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AGGREGATE: A common modifier for an assortment of economic terms used in the study of macroeconomics that signifies a comprehensive, often national, total value. This modifier most often surfaces in the study of the AS-AD, or "aggregate market", model of the economy with such terms as aggregate demand and aggregate supply. For example, aggregate demand indicates the total demand for production in the macroeconomy and aggregate supply indicates the total amount of that output produced. Two other noted "aggregate" terms are aggregate expenditures and aggregate production function.

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BANK RESERVES: The "money" that banks use to conduct day-to-day business, including cashing checks, satisfying customers's withdrawals, and clearing checks between accounts at different banks. The "money" in question includes vault cash and Federal Reserve deposits. Specifically, vault cash is the paper money and coins that a bank keeps on the bank premises (both in the vault and in teller drawers), which is used to "cash" checks and otherwise provide the funds that customers withdraw. Federal Reserve deposits are accounts that banks keep with the Federal Reserve System, which are used to process, in a systematic, centralized fashion, the millions of checks written each day by customers of one bank that are deposited by customers of another bank. Using these deposits, the Fed acts as a central clearing house for checks, being able to simultaneously debit the account of one bank and credit the account of another. More on the importance of bank reserves can be found under fractional-reserve banking.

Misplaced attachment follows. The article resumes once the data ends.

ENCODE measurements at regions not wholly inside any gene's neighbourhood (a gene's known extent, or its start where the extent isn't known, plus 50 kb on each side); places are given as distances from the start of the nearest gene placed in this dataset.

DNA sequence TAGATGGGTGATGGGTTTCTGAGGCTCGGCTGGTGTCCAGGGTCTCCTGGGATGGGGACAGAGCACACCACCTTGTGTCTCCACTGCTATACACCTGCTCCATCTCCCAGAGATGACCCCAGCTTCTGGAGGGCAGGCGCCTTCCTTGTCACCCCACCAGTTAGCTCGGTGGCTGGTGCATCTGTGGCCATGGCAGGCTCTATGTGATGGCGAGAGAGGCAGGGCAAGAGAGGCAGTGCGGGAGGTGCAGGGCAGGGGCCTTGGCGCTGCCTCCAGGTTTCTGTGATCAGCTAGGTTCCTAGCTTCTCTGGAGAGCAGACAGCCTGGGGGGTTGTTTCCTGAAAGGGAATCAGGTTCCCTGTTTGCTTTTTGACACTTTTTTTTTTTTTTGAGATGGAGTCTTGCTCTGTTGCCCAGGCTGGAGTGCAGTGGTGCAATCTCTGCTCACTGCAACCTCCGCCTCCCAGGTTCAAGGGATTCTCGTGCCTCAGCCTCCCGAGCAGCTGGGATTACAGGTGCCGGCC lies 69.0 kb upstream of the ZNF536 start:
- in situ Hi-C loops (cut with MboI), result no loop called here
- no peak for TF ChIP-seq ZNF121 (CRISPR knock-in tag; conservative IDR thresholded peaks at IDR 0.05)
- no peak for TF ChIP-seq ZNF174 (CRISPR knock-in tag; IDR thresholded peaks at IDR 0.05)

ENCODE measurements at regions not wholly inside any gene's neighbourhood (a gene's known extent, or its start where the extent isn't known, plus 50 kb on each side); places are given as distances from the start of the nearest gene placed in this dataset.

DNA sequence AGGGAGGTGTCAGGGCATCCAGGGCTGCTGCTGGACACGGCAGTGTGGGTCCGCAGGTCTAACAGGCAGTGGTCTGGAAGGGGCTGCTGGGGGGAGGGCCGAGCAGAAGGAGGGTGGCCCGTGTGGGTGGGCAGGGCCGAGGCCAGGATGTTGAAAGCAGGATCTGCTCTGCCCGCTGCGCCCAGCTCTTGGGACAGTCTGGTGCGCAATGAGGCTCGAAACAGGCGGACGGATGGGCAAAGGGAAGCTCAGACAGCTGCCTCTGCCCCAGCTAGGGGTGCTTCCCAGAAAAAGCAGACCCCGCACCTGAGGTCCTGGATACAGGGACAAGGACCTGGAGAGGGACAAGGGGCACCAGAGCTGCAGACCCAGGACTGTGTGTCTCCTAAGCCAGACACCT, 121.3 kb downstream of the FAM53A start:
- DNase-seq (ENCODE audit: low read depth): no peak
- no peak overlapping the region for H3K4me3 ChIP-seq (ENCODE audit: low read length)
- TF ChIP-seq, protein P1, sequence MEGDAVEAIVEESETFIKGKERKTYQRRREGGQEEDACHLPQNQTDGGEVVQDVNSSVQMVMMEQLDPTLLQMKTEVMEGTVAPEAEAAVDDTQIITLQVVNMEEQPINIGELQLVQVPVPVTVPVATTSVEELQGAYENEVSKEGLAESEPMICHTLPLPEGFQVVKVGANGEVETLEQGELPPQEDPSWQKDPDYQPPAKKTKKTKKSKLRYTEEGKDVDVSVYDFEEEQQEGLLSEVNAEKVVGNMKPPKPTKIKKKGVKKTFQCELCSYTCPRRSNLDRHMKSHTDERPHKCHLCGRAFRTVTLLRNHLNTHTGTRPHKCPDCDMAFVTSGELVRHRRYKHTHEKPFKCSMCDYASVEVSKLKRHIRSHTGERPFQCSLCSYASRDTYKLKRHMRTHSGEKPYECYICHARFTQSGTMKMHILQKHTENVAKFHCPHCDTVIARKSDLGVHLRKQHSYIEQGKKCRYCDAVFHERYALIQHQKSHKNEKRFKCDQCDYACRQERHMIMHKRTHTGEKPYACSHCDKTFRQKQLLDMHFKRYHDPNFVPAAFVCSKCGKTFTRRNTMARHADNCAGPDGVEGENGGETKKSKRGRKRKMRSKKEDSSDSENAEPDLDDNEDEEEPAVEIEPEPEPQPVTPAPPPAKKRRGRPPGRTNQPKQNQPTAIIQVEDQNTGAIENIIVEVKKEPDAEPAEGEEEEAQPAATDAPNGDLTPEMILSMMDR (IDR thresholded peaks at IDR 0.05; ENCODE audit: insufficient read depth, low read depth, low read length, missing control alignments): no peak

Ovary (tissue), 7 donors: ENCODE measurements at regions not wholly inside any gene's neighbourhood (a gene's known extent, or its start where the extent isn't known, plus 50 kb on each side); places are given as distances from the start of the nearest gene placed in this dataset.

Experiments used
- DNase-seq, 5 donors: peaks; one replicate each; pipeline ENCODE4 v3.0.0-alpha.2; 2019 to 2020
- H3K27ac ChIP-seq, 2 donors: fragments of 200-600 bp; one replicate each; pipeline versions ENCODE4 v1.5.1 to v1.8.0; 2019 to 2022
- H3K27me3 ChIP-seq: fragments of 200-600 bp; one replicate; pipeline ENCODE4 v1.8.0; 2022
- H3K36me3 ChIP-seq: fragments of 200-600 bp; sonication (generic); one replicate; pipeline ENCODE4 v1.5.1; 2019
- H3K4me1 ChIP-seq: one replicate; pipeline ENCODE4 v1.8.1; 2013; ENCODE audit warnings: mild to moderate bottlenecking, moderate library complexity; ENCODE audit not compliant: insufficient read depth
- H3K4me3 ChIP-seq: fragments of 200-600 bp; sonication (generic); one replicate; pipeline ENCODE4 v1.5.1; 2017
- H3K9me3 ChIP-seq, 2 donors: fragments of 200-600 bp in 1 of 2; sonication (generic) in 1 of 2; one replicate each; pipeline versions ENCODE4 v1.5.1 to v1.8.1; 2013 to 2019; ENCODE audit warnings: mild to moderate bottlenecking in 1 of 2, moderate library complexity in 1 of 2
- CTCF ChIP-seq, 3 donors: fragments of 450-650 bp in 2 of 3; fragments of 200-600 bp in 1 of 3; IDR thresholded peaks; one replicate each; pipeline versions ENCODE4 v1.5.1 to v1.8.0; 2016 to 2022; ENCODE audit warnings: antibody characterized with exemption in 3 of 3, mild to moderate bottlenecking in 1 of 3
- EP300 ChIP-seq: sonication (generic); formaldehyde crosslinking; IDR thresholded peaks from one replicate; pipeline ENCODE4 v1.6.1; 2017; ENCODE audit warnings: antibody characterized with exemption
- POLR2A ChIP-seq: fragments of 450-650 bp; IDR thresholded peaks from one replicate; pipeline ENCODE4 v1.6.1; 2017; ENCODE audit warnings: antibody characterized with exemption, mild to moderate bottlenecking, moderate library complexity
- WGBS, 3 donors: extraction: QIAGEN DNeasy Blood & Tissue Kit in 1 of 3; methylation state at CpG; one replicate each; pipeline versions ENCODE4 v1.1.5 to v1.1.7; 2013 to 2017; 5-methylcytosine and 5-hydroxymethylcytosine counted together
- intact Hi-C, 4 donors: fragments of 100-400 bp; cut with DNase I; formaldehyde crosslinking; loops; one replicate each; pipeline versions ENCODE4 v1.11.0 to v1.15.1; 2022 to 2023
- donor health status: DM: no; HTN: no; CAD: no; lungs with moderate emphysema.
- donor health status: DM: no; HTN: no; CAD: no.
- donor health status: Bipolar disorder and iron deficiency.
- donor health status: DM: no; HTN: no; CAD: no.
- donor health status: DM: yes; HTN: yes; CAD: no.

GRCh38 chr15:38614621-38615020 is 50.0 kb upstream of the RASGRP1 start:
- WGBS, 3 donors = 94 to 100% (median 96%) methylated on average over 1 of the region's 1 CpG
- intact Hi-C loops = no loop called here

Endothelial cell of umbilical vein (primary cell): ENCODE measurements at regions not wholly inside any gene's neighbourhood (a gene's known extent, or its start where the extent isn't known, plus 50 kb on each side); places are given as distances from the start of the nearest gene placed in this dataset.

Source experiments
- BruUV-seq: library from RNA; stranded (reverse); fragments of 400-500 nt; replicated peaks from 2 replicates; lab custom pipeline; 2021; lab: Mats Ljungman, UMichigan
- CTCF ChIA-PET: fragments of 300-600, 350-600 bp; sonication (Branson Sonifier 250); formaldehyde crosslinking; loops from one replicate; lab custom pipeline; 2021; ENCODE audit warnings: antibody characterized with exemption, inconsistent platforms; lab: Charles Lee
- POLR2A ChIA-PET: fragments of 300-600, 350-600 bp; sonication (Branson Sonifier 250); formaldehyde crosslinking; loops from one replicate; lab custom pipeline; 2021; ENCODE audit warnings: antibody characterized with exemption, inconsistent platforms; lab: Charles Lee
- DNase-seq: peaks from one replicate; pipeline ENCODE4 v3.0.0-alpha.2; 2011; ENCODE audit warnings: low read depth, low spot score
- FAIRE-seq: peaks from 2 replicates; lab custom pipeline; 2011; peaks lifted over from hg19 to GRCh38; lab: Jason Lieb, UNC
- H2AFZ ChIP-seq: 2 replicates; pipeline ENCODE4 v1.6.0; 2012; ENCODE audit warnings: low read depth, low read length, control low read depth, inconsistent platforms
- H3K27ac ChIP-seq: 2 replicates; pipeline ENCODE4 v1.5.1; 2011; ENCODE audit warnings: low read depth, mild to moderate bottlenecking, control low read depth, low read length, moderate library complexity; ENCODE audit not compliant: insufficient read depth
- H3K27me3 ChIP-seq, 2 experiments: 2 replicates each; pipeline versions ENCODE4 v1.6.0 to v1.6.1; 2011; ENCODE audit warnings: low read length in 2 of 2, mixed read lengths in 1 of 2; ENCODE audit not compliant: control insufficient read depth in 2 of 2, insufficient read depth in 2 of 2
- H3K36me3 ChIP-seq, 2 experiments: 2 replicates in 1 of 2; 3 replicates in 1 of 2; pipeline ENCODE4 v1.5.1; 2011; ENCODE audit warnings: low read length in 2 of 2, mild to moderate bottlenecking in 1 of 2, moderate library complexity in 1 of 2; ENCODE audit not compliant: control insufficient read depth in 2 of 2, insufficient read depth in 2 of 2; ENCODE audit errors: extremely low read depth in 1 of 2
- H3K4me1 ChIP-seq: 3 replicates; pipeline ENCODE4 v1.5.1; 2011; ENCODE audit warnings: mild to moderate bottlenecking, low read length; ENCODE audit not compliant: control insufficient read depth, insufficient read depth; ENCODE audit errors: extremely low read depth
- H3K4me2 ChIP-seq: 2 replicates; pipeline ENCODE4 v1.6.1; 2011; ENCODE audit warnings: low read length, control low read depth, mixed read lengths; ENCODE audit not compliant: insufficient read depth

See also | bank | money | vault cash | Federal Reserve deposits | Federal Reserve System | credit | fractional-reserve banking | required reserves | legal reserves | excess reserves |


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AUTONOMOUS EXPENDITURES

Expenditures on aggregate production by the four macroeconomic sectors that do not depend on income or production (especially national income or even gross domestic product). That is, changes in income do not generate changes in these expenditures. Each of the four aggregate expenditures--consumption, investment expenditures, government purchases, and net exports--have an autonomous component. Autonomous expenditures are affected by the ceteris paribus aggregate expenditures determinants and are measured by the intercept term of the aggregate expenditures line. The alternative to autonomous expenditures are induced expenditures, expenditures which do depend on income.

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